“Be still before the Lord and wait patiently for him.”
As I gathered myself yesterday morning to begin the week, I began to think through all the things I needed to do this week. Instead of getting up to hid the ground running, I decided to lay in bed and meditate on the Lord and pray a little bit. My personality is such that I am very driven in what I do. It is a habit of mine to plan out my day down to five minute increments as I don’t want to waste a moment doing frivolous things. This also protects me from idle time which often produces either sinful thoughts or slothful behavior—both of which I abhor. I was reminded this morning of what Piper said in a conversation about his sabbatical due to his cancer. He mentioned that he “found rest in productivity.” I heartedly agree with this sentiment as the times I feel at most rest is when I most be used to serve God and honor him in my life, marriage, studies, etc.
However, with my mind constantly running and my heart passionately pushing me onward, I find it hard sometimes to simply sit still. I know this sounds silly, but what I kept on going back to in my meditation of Scripture was passage that kept speaking of waiting on the Lord and being still. The spiritual discipline of silence, solitude, and stillness is much needed in my life today along with a steadied waiting on the Lord. Waiting on God is no passive matter, as I have found that it requires a disposition of dependence on God as well as a determination to remove all distractions from my mind. The Psalmist gives us several admonitions to wait on the Lord, such as
Wait for the Lord; be strong, and let your heart take courage; wait for the Lord!
Wait for the Lord and keep his way, and he will exalt you to inherit the land.”
Moreover, the Psalmist gives us wonderful expressions of such waiting:
Lead me in your truth and teach me, for you are the God of my salvation; for you I wait all the day long.
Our soul waits for the Lord; he is our help and our shield.
But for you, O Lord, do I wait; it is you, O Lord my God, who will answer.
“And now, O Lord, for what do I wait? My hope is in you.”
I waited patiently for the Lord; he inclined to me and heard my cry.
I will thank you forever, because you have done it. I will wait for your name, for it is good, in the presence of the godly.
For God alone my soul waits in silence; from him comes my salvation.
For God alone, O my soul, waits in silence, for my hope is from him.
I wait for the Lord, my soul waits, and in his word I hope; my soul waits for the Lord more than watchmen for the morning, more than watchmen for the morning.
I share these verses about waiting on God because we live in a day where waiting is not appreciated. It seems that we are in a world where the clock is so wound up that life is experienced in a “hurry-up, no huddle” mode. The air we breathe is full of eschatological expectation, and the world we live in pressures us to jam as much into our day planners as possible.
A couple of things I have gleaned from waiting on God and being still in recent days. First, I am reminded that my day is to be spent on God’s agenda, not mine. It really doesn’t matter what I have to do, what deadlines I have to meet, or what people I must meet with. There is nothing more important that “abiding in the Vine.” Secondly, waiting on God shows that “my times are in his hands”, not mine. When life is a vapor, it is too short to be spent being in a hurry or acting in presumption. Thirdly, waiting expresses “not my will, but Thy will be done.” In order to know God’s will, one must know the God of the will, lest I find myself doing what “is right unto man.” Fourthly, waiting reveals God’s power, not mine. I do not want to live or minister in my own strength, but in the “strength which God provides,” Surely I will grow weak, but they who wait for the Lord shall renew their strength; they shall mount up with wings like eagles; they shall run and not be weary; they shall walk and not faint (Isaiah 40:31). Finally, waiting results in God’s provision, not mine. The God who owns the cattle on a thousand hills, who feeds the ravens though they do not work, will take care of His own, for He is my portion in the land of the living. I need not worry, doubt, or be anxious about anything when I have waited on the Lord. Truly, he will hear my cry.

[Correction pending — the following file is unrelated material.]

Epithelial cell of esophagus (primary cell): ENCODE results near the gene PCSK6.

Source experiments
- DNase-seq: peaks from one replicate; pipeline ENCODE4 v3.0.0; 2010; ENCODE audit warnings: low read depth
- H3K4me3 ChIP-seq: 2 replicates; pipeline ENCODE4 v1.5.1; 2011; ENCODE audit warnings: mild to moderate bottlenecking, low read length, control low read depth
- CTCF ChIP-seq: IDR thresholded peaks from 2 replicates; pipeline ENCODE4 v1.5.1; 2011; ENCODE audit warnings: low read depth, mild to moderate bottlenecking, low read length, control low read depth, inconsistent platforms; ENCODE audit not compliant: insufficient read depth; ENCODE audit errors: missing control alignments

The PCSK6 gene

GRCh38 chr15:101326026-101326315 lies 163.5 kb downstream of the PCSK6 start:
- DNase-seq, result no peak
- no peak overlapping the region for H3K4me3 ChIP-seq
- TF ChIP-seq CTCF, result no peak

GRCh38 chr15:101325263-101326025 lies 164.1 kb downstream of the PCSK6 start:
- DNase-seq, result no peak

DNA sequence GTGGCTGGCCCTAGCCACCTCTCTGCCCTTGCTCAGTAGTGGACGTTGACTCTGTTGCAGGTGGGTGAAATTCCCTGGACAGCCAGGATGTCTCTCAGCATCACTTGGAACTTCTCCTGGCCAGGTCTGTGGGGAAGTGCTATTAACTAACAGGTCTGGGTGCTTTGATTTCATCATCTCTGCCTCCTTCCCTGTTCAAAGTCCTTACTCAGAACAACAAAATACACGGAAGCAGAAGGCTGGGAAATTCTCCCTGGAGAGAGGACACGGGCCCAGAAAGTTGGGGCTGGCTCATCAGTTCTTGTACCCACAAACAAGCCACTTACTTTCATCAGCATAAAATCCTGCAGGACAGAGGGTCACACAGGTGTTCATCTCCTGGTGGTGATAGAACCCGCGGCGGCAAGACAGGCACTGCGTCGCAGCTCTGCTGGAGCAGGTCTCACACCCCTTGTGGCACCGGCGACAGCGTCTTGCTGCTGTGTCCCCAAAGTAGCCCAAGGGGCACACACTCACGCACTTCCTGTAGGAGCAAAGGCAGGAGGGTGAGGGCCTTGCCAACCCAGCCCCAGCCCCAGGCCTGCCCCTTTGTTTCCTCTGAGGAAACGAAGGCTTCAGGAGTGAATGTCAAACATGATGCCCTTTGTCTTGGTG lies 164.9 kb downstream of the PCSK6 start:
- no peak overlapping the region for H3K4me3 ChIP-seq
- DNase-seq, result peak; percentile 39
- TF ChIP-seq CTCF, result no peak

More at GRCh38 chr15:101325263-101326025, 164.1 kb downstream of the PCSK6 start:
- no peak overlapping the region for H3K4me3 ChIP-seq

So in stillness I desire to wait on the Lord—to behold his sovereignty and supremacy as King over all the earth and King over all my life (Psalm 46:10). Whatever I do, I hope to know God’s agenda in God’ time, doing God’s will in God’s power through God’s provision. So if you see me in a hurry or acting like there is something more important than waiting patiently on the Lord, please pull me aside and remind me that our Good Shepherd will lead me beside still waters. And please pray for me that I would not be so presumptuous and self-independent to “live, move, and having my being” apart from divine, enabling grace and the fullness of the Spirit. More than watchman wait for the morning . . . I wait.